Brahms’ Piano Intermezzos (Part I)

[anti-rclick]November 18, 2011


Brahms’ piano intermezzos are the hallmarks of the category. Many have studied them individually yet none has attempted to examine them as a collective whole. The proposed thesis will study Brahms’ intermezzos as its core focus to reconstruct the historical development and transformation of solo piano intermezzos and establish the potential genre of keyboard “intermezzo” on its own ground in terms of its musical content, social context and literal association.

One of the main focuses in studying Brahms’ intermezzos is the musical structure. Clements explores the motivic development in Op. 119 No.3 while Ricci adds further concern to its tonal ambiguity [1]. Rink discusses about the motivic material and tonal structure in Op. 118 No. 6. The Schenkerian approach is significant in theoretical analysis of the intermezzos: Maluf discusses the tonal ambiguity of Op.76 No.4 with reference to other intermezzos in the same opus and Opp. 117-119 while Cadwallader focuses on the motivic ambiguity in selected intermezzos from Opp.117-119 [2].

Others gives an alternative viewpoint to the intermezzos. Parmer provides a hermeneutic reading of Intermezzi Op.117 concerning the literature reference. Robinson sees music embodies emotional and dramatic power and illustrates her points with Op. 117 No.2 as an example to how the psychological and emotional drama within the music unfolds with its ternary form, intertwining themes and ambiguous harmony.

Horne traces a possible origin of intermezzos to a saraband tradition. The selected examples are Op.116 No.2, as well as Ballade Op.10 No.3 which was originally named as an intermezzo (“drei balladen und ein intermezzo”) [3].

The Intermezzo is a neglected genre. Or rather, a terminology that is yet to be proved and established as a genre of tradition in the context of piano music. The term “intermezzo” literally means “in the middle”. It was an entr’acte in the first half of the 18th century, a miniature Italian comic opera performed in between acts of opera seria or a spoken play. In the latter half of the 18th century, intermezzo started to be performed on its own, gaining independence from opera seria and merging in opera buffa instead.[4]

Intermezzo was originated from the operatic genre dated back to the 16th and 17th centuries, when it was a kind of popular entertainment in Italy that combined drama, music and dance, among the comic scenes of Seicento opera, also known as intermedio. Intermedio was performed between acts of a play, but its theme, usually pastoral or mythological, was not necessarily related to that of the play. According to Oxford English Dictionary in its entry of “intermezzo”, the first appearance of the term appeared in Thomas Busby’s A Complete Dictionary of Music (1801) collaborated with Arnold. The term was “the name given by the Italians to interludes, or detached dances, introduced between the acts of an opera.”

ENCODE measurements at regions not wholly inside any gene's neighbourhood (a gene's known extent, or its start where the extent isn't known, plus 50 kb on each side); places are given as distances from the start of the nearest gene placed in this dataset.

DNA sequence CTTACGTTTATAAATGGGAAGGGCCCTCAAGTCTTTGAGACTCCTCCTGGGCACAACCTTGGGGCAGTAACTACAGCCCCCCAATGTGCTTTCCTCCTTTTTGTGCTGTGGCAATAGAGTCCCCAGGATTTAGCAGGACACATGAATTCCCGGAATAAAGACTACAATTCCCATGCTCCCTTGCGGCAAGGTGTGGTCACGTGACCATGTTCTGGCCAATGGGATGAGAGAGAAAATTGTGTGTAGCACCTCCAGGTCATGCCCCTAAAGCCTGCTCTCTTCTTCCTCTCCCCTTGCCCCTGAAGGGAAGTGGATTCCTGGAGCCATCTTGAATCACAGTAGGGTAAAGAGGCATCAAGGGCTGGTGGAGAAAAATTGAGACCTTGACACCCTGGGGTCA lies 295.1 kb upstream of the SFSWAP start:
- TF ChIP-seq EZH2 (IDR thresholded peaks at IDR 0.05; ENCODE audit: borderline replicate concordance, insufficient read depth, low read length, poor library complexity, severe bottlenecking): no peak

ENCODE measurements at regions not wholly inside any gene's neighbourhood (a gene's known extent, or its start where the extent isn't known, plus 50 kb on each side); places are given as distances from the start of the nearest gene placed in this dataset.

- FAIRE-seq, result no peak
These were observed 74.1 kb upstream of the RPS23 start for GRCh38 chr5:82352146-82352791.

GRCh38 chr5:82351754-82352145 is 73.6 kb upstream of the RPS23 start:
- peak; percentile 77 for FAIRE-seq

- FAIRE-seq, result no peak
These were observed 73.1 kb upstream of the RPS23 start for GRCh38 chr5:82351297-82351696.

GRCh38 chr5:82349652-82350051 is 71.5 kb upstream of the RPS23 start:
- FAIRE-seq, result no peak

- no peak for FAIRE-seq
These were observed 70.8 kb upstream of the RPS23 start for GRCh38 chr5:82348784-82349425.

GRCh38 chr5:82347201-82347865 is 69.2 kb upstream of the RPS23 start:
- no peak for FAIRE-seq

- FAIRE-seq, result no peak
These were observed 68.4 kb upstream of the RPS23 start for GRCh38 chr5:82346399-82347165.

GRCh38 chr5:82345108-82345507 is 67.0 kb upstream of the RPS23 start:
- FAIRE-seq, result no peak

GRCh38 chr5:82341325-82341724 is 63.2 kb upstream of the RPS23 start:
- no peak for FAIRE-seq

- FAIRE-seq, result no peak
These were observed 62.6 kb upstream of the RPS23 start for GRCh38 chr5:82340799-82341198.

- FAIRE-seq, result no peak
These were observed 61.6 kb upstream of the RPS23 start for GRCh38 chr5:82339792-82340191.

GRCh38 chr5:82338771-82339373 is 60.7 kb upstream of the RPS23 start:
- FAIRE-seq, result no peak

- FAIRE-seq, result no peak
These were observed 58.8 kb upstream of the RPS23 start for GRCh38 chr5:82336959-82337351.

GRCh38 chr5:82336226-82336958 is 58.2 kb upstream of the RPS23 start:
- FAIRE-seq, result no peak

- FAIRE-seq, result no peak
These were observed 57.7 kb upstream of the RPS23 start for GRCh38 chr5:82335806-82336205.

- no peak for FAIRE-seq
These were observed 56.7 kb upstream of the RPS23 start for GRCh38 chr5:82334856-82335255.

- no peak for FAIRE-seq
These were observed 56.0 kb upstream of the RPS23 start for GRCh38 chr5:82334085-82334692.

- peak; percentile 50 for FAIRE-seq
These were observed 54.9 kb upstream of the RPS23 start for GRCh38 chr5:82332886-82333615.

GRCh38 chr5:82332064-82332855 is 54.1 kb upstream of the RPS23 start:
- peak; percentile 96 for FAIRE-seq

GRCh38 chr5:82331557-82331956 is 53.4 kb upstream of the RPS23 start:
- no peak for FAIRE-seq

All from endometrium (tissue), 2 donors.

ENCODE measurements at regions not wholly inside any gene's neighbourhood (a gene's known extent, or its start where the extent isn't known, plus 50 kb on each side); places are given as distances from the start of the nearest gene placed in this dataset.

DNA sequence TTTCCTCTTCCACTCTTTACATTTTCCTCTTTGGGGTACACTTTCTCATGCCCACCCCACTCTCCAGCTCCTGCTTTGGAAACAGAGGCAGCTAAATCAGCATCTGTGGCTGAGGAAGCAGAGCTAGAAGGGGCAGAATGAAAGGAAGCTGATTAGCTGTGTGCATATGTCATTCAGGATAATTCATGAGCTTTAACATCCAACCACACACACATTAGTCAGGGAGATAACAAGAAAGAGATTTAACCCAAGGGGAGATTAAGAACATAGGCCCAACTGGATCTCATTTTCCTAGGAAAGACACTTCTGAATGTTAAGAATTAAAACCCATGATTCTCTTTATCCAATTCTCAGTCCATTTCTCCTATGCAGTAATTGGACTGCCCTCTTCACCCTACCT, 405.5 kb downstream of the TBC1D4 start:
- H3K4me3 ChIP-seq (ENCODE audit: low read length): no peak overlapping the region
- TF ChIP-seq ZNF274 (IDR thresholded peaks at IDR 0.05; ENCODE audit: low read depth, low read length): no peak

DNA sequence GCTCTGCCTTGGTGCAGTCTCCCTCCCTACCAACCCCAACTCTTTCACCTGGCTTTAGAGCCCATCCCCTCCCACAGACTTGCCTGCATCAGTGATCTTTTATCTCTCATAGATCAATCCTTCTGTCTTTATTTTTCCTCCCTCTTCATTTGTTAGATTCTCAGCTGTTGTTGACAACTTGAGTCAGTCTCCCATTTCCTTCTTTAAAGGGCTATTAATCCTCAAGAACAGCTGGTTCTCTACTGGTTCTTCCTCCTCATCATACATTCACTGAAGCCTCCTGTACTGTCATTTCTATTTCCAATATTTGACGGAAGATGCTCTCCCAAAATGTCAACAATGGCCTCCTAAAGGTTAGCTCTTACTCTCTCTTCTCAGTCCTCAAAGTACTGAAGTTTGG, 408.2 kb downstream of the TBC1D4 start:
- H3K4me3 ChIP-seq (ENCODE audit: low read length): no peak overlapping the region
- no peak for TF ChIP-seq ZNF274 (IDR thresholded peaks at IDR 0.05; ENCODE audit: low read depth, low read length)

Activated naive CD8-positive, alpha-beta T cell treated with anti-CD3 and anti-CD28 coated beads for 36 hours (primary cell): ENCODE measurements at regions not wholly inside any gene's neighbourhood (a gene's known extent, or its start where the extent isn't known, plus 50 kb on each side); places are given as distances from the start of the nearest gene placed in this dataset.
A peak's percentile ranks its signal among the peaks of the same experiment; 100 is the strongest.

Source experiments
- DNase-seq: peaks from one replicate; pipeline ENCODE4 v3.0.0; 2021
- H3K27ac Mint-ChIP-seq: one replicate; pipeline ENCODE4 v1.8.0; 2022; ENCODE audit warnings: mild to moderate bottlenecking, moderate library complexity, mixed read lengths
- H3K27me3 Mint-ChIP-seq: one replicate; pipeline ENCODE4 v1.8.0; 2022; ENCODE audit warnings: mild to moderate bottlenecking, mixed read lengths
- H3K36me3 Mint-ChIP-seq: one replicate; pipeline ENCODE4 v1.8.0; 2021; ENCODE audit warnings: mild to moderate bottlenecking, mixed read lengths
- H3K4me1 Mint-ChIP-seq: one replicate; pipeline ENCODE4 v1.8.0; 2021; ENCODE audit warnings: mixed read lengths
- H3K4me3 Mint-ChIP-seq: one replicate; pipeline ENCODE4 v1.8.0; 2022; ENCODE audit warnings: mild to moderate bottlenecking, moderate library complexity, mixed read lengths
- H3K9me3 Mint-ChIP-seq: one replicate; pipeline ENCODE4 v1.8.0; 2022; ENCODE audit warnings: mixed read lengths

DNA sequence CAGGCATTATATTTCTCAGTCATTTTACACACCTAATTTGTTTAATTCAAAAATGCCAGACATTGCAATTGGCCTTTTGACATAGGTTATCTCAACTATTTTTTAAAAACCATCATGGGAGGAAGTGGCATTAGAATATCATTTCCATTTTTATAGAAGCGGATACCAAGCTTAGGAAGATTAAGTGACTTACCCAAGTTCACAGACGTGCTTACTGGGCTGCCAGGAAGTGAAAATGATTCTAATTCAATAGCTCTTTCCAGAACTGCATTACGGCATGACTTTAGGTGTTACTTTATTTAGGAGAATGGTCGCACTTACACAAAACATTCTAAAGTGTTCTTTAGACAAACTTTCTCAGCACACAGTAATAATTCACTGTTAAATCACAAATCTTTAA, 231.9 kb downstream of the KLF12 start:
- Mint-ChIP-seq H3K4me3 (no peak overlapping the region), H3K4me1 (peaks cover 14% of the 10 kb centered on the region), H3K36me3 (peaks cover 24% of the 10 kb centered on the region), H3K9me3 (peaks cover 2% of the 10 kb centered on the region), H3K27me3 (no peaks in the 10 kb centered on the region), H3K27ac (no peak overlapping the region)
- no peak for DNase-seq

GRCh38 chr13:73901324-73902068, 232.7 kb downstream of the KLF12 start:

Since the early 19th century, intermezzo had been applied as a term for independent pieces, often referred to movements or sections within larger music compositions, and was often associated with another term “interlude”, a short instrumental or orchestral interlude that was performed between acts in operatic scores and theatre music of the 19th & 20th centuries. One of the famous examples for orchestral works is the “Intermezzo” in Mascagni’s one-act opera Cavalleria Rusticana, in which the pure orchestral interlude functions as an intermission between the two operatic sections. [5]

In terms of solo instrumental repertoire, the term was mostly applied in the keyboard genre. According to Riemann in his Dictionary of Music published in 1908, “Intermezzo” is “Same as Episode (cf. INTERMEDIO), probably used for the first time by Schumann as the name for a connected series of pianoforte pieces (Op.4) without any reference to the word-meaning. S.[Schumann] perhaps regard them as hors d’oeuvre, intermediate numbers for a concert programme? Heller and Brahms have also made use of the title I.[Intermezzo]” (Riemann, Hugo. Shedlock J.S. (trans.), 370). Another entry of “intermezzo” by Maurice J.E. Brown on the Grove Online suggests that it is “[a] term used since the early 19th century for movements or sections, generally within larger works; also for independent pieces, often for piano solo and predominantly lyrical in character.” [6] , and can be “[s]hort independent pf.[pianoforte] pieces by Brahms , Schumann , etc”.[7] From these two entries, we can see that intermezzo is a title specially attached to Brahms and Schumann, who used the title quite frequently.

(To Be Continued)

Teresa Wong

© Teresa Wing Yin Wong, 2009-2011.
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